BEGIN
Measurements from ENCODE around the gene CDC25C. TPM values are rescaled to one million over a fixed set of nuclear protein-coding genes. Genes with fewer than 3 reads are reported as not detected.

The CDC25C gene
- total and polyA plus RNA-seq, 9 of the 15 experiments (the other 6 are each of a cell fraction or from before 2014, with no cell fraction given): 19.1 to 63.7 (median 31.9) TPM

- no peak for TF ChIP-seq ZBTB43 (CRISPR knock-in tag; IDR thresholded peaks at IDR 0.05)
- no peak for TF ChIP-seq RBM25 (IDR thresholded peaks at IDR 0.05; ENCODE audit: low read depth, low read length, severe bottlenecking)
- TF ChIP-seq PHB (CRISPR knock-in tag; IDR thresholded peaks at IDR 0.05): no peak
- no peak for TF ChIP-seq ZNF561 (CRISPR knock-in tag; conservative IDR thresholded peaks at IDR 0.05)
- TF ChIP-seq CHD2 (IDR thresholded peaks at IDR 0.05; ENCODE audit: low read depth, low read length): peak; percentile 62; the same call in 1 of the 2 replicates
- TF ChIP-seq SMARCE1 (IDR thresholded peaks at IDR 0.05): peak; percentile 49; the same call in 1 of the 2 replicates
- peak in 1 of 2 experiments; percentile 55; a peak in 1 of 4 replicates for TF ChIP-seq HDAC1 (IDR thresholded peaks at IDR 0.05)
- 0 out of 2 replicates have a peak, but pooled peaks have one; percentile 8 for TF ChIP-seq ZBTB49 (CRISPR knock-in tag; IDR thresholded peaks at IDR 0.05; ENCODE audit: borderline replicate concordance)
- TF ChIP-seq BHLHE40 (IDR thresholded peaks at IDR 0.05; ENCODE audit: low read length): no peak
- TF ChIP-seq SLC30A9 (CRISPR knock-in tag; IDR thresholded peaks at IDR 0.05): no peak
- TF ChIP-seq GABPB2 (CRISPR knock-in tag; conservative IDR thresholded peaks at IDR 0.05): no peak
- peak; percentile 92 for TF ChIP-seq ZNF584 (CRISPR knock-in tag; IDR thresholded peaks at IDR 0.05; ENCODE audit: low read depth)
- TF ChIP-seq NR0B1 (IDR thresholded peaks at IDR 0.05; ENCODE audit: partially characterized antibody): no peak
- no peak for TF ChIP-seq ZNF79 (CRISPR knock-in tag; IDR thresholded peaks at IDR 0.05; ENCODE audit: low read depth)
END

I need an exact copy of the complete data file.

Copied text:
Measurements from ENCODE around the gene CDC25C. TPM values are rescaled to one million over a fixed set of nuclear protein-coding genes. Genes with fewer than 3 reads are reported as not detected.

The CDC25C gene
- total and polyA plus RNA-seq, 9 of the 15 experiments (the other 6 are each of a cell fraction or from before 2014, with no cell fraction given): 19.1 to 63.7 (median 31.9) TPM

- no peak for TF ChIP-seq ZBTB43 (CRISPR knock-in tag; IDR thresholded peaks at IDR 0.05)
- no peak for TF ChIP-seq RBM25 (IDR thresholded peaks at IDR 0.05; ENCODE audit: low read depth, low read length, severe bottlenecking)
- TF ChIP-seq PHB (CRISPR knock-in tag; IDR thresholded peaks at IDR 0.05): no peak
- no peak for TF ChIP-seq ZNF561 (CRISPR knock-in tag; conservative IDR thresholded peaks at IDR 0.05)
- TF ChIP-seq CHD2 (IDR thresholded peaks at IDR 0.05; ENCODE audit: low read depth, low read length): peak; percentile 62; the same call in 1 of the 2 replicates
- TF ChIP-seq SMARCE1 (IDR thresholded peaks at IDR 0.05): peak; percentile 49; the same call in 1 of the 2 replicates
- peak in 1 of 2 experiments; percentile 55; a peak in 1 of 4 replicates for TF ChIP-seq HDAC1 (IDR thresholded peaks at IDR 0.05)
- 0 out of 2 replicates have a peak, but pooled peaks have one; percentile 8 for TF ChIP-seq ZBTB49 (CRISPR knock-in tag; IDR thresholded peaks at IDR 0.05; ENCODE audit: borderline replicate concordance)
- TF ChIP-seq BHLHE40 (IDR thresholded peaks at IDR 0.05; ENCODE audit: low read length): no peak
- TF ChIP-seq SLC30A9 (CRISPR knock-in tag; IDR thresholded peaks at IDR 0.05): no peak
- TF ChIP-seq GABPB2 (CRISPR knock-in tag; conservative IDR thresholded peaks at IDR 0.05): no peak
- peak; percentile 92 for TF ChIP-seq ZNF584 (CRISPR knock-in tag; IDR thresholded peaks at IDR 0.05; ENCODE audit: low read depth)
- TF ChIP-seq NR0B1 (IDR thresholded peaks at IDR 0.05; ENCODE audit: partially characterized antibody): no peak
- no peak for TF ChIP-seq ZNF79 (CRISPR knock-in tag; IDR thresholded peaks at IDR 0.05; ENCODE audit: low read depth)